Ex-President Saakashvili Claims Ivanishvili Wants to "Seize" Tskaltubo Resort

Ex-President Mikheil Saakashvili, who is in exile due to various charges against him in Georgia, says that the announcement from ruling Georgian Dream (GD) party founder and ex-PM, billionaire Bidzina Ivanishvili, that he can buy and restore Tskaltubo resort, is an attempt to "seize state property."

Two days ago, Ivanishvili said that as the state does not have the resources to develop Tskaltubo, a spa resort in west-central Georgia, Imereti region, he has decided to completely redeem all 22 hotels and 9 baths of the resort and rehabilitate them.

“Since the state does not have the resources to invest the required several hundred million for the full-scale rehabilitation of Tskaltubo, and there is no development plan for the resort, I have decided to manage the Tskaltubo rehabilitation project personally. I will redeem all 22 hotels, 9 baths and rehabilitate them fully,” the statement reads.

He highlighted that Tskaltubo has the potential to become the health and tourism capital of the region in the coming years.

“I will not seek any profit: the maximum price will be the prime cost of the facilities. At the same time, I am ready to give these projects to interested businesses at a significant discount,” he said.

Saakashvili claims that the Tskaltubo development project was launched by him in 2009, when he was still President, but that it was halted by the Georgian Dream government. He claims that Bidzina Ivanishvili plans to seize $700 million worth of property for free.

The ex-President released a video on his Facebook page, saying that “there has never been such a large-scale robbery in the history of Georgia by any of its invaders.”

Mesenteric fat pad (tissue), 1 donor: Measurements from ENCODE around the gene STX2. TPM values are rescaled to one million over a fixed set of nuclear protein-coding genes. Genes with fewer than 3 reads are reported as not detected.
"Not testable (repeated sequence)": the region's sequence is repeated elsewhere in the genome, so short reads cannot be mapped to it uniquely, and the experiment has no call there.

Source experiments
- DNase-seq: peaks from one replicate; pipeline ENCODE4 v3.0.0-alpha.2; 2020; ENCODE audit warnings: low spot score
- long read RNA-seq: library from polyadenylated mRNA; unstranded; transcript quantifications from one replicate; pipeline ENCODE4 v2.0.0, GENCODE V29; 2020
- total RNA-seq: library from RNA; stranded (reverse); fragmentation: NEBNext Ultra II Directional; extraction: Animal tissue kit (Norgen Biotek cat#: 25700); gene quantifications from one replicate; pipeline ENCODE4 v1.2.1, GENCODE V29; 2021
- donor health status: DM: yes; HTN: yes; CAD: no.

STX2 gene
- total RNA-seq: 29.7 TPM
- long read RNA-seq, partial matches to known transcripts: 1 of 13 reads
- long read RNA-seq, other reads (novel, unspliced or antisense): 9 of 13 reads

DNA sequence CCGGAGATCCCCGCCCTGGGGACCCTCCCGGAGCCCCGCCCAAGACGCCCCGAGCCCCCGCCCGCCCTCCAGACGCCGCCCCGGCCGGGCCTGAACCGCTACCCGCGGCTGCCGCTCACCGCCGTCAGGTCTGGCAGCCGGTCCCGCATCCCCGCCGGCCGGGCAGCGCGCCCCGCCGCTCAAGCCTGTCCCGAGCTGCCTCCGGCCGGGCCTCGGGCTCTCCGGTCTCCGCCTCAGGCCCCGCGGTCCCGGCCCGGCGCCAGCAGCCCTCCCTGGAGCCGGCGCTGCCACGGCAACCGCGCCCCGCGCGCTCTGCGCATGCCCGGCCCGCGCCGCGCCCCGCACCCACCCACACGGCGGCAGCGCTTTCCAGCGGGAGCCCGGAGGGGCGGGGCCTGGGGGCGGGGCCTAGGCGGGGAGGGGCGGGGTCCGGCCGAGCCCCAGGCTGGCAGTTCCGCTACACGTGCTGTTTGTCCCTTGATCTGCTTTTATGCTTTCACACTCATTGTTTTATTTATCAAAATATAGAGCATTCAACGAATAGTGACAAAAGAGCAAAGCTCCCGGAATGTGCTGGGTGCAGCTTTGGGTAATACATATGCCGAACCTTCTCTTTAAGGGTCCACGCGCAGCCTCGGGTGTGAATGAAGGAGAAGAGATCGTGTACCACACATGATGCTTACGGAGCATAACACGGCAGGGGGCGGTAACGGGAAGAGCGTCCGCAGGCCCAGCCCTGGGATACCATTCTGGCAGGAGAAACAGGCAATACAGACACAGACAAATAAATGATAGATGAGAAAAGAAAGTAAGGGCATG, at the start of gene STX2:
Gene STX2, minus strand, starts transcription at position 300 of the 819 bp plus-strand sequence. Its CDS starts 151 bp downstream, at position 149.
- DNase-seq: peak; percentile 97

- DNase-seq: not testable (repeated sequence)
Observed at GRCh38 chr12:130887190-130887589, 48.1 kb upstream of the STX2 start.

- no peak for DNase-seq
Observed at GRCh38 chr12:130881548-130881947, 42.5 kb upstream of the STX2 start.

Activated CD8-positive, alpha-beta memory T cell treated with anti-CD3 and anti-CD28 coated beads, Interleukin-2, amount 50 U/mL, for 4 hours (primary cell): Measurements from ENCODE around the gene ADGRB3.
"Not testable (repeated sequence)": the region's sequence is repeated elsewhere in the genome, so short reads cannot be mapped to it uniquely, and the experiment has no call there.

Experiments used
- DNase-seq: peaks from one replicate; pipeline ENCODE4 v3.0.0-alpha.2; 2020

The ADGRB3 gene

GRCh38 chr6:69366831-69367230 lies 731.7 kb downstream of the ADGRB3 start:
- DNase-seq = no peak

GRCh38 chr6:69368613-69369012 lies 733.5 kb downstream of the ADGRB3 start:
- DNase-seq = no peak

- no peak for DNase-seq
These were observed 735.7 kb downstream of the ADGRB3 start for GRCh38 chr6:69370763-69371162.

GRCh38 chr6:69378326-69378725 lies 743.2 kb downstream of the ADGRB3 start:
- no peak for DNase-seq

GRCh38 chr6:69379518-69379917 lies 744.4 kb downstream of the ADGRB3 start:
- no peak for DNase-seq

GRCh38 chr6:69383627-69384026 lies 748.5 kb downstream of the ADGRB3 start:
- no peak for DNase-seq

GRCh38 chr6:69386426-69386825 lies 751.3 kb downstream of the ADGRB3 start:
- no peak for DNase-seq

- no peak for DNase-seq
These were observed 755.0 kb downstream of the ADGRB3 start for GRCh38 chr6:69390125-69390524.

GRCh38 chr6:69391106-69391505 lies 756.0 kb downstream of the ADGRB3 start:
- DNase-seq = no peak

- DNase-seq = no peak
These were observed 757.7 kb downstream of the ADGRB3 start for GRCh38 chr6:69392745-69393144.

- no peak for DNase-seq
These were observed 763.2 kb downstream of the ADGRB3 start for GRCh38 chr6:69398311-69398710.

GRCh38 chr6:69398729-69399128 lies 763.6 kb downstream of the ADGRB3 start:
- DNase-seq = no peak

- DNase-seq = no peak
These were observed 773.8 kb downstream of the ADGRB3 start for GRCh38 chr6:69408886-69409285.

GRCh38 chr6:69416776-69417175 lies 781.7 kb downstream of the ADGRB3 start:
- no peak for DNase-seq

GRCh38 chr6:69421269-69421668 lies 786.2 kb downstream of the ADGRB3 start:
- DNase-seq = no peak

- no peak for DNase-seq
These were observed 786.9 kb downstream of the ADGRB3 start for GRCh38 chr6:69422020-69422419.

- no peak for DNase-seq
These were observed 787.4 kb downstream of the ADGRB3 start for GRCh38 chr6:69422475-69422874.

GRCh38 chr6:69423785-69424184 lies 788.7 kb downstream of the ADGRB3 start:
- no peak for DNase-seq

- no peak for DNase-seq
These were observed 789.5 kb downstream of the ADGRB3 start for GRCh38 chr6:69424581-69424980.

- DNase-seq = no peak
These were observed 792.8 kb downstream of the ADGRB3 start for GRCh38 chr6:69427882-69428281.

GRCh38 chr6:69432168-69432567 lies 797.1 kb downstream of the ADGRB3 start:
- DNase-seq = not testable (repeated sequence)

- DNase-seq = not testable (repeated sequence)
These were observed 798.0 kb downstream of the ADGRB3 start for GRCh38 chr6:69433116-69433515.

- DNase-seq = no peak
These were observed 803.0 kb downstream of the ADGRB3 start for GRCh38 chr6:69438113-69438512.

“We had a project on virtually all other tourist sites in Tskaltubo. The major part was to be completed by the end of 2013 and the rest within two years. Ivanishvili came and stopped everything,” said Saakashvili, adding the ruling party Chair wants to get the Tskaltubo property for free.

In addition to Saakashvili, Mamuka Khazaradze, co-founder of Georgia’s largest bank, TBC Bank, and a founder of the movement Lelo, says that Ivanishvili’s statement “contains signs of racketeering.”

Khazaradze says that Ivanishvili is the “informal ruler” of Georgia and his statement is the continuation of a “misappropriation process.”

"This is a continuation of the country's misappropriation process, which Ivanishvili has already carried out at the Prosecutor's Office, court, state institutions, and now, with money of uncertain origin which he gained in Russia and money coming from the Panama Offshore Company, he continues to destroy and put into his pocket state property,” Saakashvili stressed.

Minister of Economy Natia Turnava names Ivanishvili's announcement a "charity initiative" and says it "is not a profitable business," adding that the expenses needed to rehabilitate the town amount to hundreds of million dollars.

The Minister also said that "under the unprecedented initiative announced by Bidzina Ivanishvili, Tskaltubo will not only restore its former glory but will become one of the most famous tourist attractions in Eastern Europe because of its unique nature, waters and architecture."

To note, of the 22 sanatoriums in Tskaltubo which Ivanishvili plans to buy, 15 are in the balance of the National Property Agency of the Ministry of Economy and Sustainable Development of Georgia.

The town of Tskaltubo is situated in the central part of Western Georgia, only 7km from the city of Kutaisi, 140km from the Black Sea and 245 km from Tbilisi, the capital of Georgia. In this picturesque place, the resort of the Ministry of Defense of the Soviet Union was located on 16 hectares with a beautiful forest and historical buildings. This was where Stalin would spend his vacations. Another significant factor in Tskaltubo is its architecture, which is a synthesis of Stalinist period classical style and Georgian ethnic decor with Gothic and Roman features.

Currently, the spa receives some 700 visitors a year, and since 1993 many of the sanatorium complexes have been devoted to housing around 9000 refugees, displaced from their homes after the conflict in breakaway Abkhazia in the 1990s.

By Tea Mariamidze

31 October 2019 20:14